Genome Biology and Evolution 02/2014; 6(2). DOI:10.1093/gbe/evu021 · 4.23 Impact Factor
  • Source
    • "Thus, it is the balance between the opposing actions of specific E3 ligases and DUBs which ultimately determines the ubiquitination status of a given target, rendering protein ubiquitination a versatile and dynamic posttranslational modification. The list of cellular processes where ubiquitination plays a regulatory role is continuously expanding, and includes gene expression [16], cell cycle progression [17], apoptosis [18], DNA repair [19] and cell motility [20], among others. Many of these ubiquitination-regulated processes are essential for maintaining cellular homeostasis, and their alteration contributes to tumor development. "
    [Show abstract] [Hide abstract]
    ABSTRACT: Reversible protein ubiquitination is emerging as a key process for maintaining cell homeostasis, and the enzymes that participate in this process, in particular E3 ubiquitin ligases and deubiquitinases (DUBs), are increasingly being regarded as candidates for drug discovery. Human DUBs are a group of approximately 100 proteins, whose cellular functions and regulatory mechanisms remain, with some exceptions, poorly characterized. One of the best-characterized human DUBs is ubiquitin-specific protease 1 (USP1), which plays an important role in the cellular response to DNA damage. USP1 levels, localization and activity are modulated through several mechanisms, including protein-protein interactions, autocleavage/degradation and phosphorylation, ensuring that USP1 function is carried out in a properly regulated spatio-temporal manner. Importantly, USP1 expression is deregulated in certain types of human cancer, suggesting that USP1 could represent a valid target in cancer therapy. This view has gained recent support with the finding that USP1 inhibition may contribute to revert cisplatin resistance in an in vitro model of non-small cell lung cancer (NSCLC). Here, we describe the current knowledge on the cellular functions and regulatory mechanisms of USP1. We also summarize USP1 alterations found in cancer, combining data from the literature and public databases with our own data. Finally, we discuss the emerging potential of USP1 as a target, integrating published data with our novel findings on the effects of the USP1 inhibitor pimozide in combination with cisplatin in NSCLC cells.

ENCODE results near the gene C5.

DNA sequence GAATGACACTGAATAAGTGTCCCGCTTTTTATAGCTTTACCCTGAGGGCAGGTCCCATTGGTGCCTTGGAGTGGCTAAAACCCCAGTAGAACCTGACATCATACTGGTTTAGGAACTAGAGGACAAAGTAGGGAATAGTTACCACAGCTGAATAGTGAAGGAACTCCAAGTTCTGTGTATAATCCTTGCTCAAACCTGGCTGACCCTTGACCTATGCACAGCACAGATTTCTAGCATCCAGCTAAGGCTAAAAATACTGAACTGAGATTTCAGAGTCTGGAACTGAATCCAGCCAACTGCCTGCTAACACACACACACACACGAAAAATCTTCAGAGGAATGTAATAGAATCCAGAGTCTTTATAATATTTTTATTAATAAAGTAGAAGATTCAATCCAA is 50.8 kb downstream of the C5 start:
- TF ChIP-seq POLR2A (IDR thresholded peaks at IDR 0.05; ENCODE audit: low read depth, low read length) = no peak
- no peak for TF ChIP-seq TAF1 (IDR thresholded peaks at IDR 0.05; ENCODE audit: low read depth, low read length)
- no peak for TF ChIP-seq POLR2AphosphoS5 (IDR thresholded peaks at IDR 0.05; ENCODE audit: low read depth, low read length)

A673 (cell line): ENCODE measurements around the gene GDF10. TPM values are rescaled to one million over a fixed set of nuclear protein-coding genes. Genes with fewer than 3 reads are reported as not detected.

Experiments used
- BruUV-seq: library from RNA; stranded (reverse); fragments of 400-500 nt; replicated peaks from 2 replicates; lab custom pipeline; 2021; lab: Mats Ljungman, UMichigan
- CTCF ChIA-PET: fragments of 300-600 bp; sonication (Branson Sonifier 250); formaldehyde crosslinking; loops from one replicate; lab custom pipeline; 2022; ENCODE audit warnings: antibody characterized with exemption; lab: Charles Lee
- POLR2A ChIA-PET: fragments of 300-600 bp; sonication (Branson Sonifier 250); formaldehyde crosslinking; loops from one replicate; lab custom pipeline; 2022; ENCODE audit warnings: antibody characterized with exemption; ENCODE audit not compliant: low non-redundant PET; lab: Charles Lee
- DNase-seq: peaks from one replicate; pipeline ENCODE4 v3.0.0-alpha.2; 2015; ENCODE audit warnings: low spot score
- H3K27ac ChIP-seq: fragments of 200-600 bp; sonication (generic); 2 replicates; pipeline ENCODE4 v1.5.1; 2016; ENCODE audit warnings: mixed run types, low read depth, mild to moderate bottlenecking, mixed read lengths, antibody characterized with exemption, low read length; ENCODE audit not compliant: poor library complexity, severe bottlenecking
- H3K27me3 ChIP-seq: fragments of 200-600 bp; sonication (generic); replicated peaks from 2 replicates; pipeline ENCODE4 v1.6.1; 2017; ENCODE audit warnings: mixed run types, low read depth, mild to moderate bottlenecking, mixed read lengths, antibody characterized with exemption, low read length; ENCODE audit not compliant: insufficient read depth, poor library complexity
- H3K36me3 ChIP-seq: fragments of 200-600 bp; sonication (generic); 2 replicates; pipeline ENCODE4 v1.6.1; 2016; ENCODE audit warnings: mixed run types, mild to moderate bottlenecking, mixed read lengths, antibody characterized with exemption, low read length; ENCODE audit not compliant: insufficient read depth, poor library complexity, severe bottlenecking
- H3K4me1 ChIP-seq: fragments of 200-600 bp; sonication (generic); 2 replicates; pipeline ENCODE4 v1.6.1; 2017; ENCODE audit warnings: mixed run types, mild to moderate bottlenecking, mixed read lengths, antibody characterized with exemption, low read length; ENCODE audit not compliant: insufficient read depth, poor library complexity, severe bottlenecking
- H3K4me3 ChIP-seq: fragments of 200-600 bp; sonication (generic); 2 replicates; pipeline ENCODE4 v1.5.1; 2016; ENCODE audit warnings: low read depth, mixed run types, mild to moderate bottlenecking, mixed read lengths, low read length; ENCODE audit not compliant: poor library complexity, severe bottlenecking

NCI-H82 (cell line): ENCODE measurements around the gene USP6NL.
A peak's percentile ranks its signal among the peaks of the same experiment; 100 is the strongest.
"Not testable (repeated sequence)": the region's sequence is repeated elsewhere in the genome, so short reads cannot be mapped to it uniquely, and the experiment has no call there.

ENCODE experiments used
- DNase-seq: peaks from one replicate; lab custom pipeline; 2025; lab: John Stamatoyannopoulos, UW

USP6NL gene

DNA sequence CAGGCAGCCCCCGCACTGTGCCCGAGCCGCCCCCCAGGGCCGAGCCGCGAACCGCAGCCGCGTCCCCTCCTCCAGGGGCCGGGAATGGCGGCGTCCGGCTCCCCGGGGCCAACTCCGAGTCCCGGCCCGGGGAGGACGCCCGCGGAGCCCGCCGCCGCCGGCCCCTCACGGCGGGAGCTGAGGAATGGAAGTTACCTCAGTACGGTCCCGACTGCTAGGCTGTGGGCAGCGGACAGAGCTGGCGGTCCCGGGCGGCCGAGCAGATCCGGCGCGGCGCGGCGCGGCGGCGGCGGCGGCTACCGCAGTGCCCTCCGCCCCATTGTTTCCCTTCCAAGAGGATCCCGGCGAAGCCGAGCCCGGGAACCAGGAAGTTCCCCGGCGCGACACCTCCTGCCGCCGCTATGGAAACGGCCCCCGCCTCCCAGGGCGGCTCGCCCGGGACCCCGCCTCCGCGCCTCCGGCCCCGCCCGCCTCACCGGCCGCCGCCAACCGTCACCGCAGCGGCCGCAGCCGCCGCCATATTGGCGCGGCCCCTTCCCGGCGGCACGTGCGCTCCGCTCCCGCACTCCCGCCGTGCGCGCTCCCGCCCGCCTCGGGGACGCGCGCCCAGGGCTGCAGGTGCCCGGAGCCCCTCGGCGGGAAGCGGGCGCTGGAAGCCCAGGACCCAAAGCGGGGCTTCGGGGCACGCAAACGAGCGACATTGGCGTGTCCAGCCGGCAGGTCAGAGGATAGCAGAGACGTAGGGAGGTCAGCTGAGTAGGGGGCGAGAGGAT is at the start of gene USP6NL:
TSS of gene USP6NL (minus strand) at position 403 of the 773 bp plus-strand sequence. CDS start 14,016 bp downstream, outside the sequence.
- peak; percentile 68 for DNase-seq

Molecular Cancer 08/2013; 12(1):91. DOI:10.1186/1476-4598-12-91 · 4.26 Impact Factor
  • Source
    [Show abstract] [Hide abstract]
    ABSTRACT: Using in silico analysis a number of potential sites for post-translational modifications has been revealed within the human O6-methylguanine-DNA methyltransferase (MGMT) protein. In particular these were the acetylation of Gly3 residue in the N-terminus of protein and internal residues Lys132 and Lys135; Arg166 residue methylation; Lys63 SUMOylation and ubiquitination of Lys31, Lys39, Lys49, Lys63, Lys67, Lys135, Lys156, Lys196, Lys209. Also it has been predicted 16 novel potential phosphorylation sites of serine residues (positions 13, 124, 144, 182, 183, 190, 215, 216 and 230), tyrosine residues (positions 100 and 189) and threonine residues (positions 23, 69, 94, 126 and 229), as well as five binding sites for kinases and other proteins (Serl3 with 14-3-3, Val21 and Ile172 with D-domain, Pro78 and Pro111 with SH3-domain, Pro111 with MAPK3). Some kinases predicted by the authors are known as partners of the MGMT protein, that confirms the probability of modification of the given sites. Potential sites require further experimental confirmation of modifications and investigation of their influence on stability and DNA-repair activity of this protein.
    Ukrainskii biokhimicheskii zhurnal 01/2012; 84(6):74-85.
Show more